Under the guidance of experienced and committed staff, your learning involves the use of a range of digital media to facilitate a combination of lectures, seminars, workshops and guided activities reading. In our interactive lectures, legal principles and ideas are explored with larger groups, while in the smaller seminar groups issues can be discussed in more depth. Workshops are informal sessions in which you can extend your knowledge or seek further clarification of issues. Apart from scheduled teaching sessions, staff are readily available to provide further academic support and guidance. In addition, throughout the academic year, a variety of distinguished guests deliver lectures that enhance your learning experience and broaden your legal education.

How you are assessed

Assessment methods are varied and include essays, problem-solving questions, examinations, presentations, mooting, poster presentations and a dissertation. You undertake 'formative' assessments, that do not count towards your overall mark but provide you with feedback to enable you to realise your full potential in the assessments that do not count.


Our Disability Services team provide an inclusive and empowering learning environment and have specialist staff to support disabled students access any additional tailored resources needed. If you have a specific learning difficulty, mental health condition, autism, sensory impairment, chronic health condition or any other disability please contact a Disability Services as early as possible.
Find out more about our disability services

Find out more about financial support
Find out more about our course related costs

 
 

Entry requirements

Entry requirements

A typical offer is 32-64 tariff points from at least two A levels (or equivalent) and GCSE grade 4 (grade C) or equivalent in English.

For general information please see our overview of entry requirements

International applicants can find out what qualifications they need by visiting Your Country


You can gain considerable knowledge from work, volunteering and life. Under recognition of prior learning (RPL) you may be awarded credit for this which can be credited towards the course you want to study.
Find out more about RPL

 

Employability

Career opportunities

This degree provides the knowledge and skills to pursue a wide range of both legal and business-related careers including the widest possible range of business management roles, the civil service, local government, accountancy and politics.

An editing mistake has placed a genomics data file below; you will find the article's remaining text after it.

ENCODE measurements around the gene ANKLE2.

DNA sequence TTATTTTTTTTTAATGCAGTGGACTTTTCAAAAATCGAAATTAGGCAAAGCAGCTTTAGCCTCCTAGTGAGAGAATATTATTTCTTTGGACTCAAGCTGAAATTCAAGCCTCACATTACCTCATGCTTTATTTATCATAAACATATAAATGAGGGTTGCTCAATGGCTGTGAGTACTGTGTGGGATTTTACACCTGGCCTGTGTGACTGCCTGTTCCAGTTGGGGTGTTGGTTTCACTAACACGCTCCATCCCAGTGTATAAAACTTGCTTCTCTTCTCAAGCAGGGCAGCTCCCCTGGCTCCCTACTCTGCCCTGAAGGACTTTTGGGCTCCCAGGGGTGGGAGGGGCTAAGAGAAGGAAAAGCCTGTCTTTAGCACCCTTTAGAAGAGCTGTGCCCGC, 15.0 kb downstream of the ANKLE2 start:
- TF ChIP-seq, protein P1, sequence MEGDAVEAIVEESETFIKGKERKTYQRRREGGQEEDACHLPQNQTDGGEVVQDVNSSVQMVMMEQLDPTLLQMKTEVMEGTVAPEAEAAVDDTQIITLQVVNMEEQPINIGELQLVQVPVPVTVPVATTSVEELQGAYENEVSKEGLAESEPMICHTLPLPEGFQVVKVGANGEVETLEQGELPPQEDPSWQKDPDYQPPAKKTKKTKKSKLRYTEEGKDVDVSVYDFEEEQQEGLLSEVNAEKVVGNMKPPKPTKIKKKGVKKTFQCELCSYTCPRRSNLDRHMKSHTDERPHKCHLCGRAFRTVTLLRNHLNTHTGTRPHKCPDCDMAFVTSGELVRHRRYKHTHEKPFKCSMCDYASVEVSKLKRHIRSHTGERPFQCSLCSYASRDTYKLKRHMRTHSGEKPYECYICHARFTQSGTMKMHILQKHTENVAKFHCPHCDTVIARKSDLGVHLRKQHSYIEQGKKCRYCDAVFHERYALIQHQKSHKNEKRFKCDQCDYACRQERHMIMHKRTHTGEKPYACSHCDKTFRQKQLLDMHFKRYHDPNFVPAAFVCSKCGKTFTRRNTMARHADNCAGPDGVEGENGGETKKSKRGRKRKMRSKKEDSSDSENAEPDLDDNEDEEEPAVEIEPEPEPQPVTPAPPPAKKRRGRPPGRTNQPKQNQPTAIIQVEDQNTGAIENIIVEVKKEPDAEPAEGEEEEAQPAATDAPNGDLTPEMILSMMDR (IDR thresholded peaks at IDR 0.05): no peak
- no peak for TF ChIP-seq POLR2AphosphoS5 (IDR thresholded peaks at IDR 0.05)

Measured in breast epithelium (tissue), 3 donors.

Information for international applicants

Qualifications

International applicants - find out what qualifications you need by selecting your country below.

Select your country:

  

International applicants from Canada

High school leavers in Canada are eligible to join our LLB course directly from Secondary School. Please contact us to discuss your application as we can advise you on the best options depending on your grades.

Graduates of our LLB who score 50% or more in their assessments can apply to the National College on Accreditation (NCA) for recognition of their qualifications. The NCA will then indicate how many additional examinations the student will need to complete in order to qualify. This is usually between five and seven.

Save time and money on your route to qualification as a lawyer in Canada, and graduate with an internationally recognised LLB qualification.

 

Useful information

Visit our international pages for useful information for non-UK students and applicants.

Talk to us

Talk to an international student enrolment adviser

 
 

Full-time

Entry to 2021/22 academic year

Fee for UK applicants
£9,250 a year

More details about our fees

Fee for international applicants
£13,000 a year

More details about our fees for international applicants


What is included in your tuition fee?

  • Length: 4 years
  • UCAS code: M1N0 LLB/LwBMFY
  • Start date: September
  • Semester dates
  • Typical offer: 32-64 tariff points from at least 2 A levels (or equivalent)

Apply online (full-time) through UCAS

 

Part-time

  • Not available part-time
 

Choose Teesside

 
 
 

Teesside Law Clinic

Teesside University is committed to ensuring our students graduate with the best possible skills for employment in the legal profession. Through Teesside Law Clinic we work in partnership with lawyers, charities and voluntary organisations to provide our students with real opportunities and practical skills in law.

 

Get in touch

UK students

Email: ssshladmissions@tees.ac.uk

Telephone: 01642 335008


Online chat

International students

Email: internationalenquiries@tees.ac.uk

Telephone: +44 (0) 1642 738900


More international contacts